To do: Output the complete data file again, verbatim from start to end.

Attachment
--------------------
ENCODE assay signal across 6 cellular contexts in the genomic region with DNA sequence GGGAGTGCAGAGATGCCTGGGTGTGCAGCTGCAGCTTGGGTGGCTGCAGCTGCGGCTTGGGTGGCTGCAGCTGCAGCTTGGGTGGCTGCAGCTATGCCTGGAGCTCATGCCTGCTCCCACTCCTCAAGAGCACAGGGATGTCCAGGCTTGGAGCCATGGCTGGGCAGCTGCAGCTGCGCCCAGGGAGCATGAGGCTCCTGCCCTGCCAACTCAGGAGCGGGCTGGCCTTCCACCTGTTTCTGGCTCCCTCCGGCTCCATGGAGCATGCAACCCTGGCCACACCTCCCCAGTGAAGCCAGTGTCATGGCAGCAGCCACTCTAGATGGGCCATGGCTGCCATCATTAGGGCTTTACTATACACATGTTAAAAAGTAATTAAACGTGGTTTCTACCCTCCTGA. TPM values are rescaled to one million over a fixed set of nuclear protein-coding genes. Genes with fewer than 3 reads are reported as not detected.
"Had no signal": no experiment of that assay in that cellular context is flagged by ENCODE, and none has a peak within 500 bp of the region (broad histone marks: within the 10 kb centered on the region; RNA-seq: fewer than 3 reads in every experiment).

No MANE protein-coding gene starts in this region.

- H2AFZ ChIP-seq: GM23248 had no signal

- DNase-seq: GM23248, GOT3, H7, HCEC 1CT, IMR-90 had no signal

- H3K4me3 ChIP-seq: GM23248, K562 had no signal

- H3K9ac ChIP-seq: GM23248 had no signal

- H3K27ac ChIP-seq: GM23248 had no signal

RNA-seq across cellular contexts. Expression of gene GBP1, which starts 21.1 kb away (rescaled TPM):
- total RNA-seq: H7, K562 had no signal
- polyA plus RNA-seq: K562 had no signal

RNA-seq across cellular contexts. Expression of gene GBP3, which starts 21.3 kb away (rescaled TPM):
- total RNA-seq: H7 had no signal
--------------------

ENCODE assay signal across 6 cellular contexts in the genomic region with DNA sequence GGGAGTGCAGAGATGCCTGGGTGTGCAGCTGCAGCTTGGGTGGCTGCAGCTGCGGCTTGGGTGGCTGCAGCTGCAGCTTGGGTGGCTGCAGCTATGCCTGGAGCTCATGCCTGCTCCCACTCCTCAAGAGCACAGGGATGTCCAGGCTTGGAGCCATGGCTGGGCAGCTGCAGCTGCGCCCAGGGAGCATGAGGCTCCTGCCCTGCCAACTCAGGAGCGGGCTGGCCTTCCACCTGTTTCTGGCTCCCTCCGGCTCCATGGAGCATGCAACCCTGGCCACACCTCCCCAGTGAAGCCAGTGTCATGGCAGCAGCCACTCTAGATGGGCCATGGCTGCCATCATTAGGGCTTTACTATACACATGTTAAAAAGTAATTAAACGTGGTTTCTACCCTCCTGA. TPM values are rescaled to one million over a fixed set of nuclear protein-coding genes. Genes with fewer than 3 reads are reported as not detected.
"Had no signal": no experiment of that assay in that cellular context is flagged by ENCODE, and none has a peak within 500 bp of the region (broad histone marks: within the 10 kb centered on the region; RNA-seq: fewer than 3 reads in every experiment).

No MANE protein-coding gene starts in this region.

- H2AFZ ChIP-seq: GM23248 had no signal

- DNase-seq: GM23248, GOT3, H7, HCEC 1CT, IMR-90 had no signal

- H3K4me3 ChIP-seq: GM23248, K562 had no signal

- H3K9ac ChIP-seq: GM23248 had no signal

- H3K27ac ChIP-seq: GM23248 had no signal

RNA-seq across cellular contexts. Expression of gene GBP1, which starts 21.1 kb away (rescaled TPM):
- total RNA-seq: H7, K562 had no signal
- polyA plus RNA-seq: K562 had no signal

RNA-seq across cellular contexts. Expression of gene GBP3, which starts 21.3 kb away (rescaled TPM):
- total RNA-seq: H7 had no signal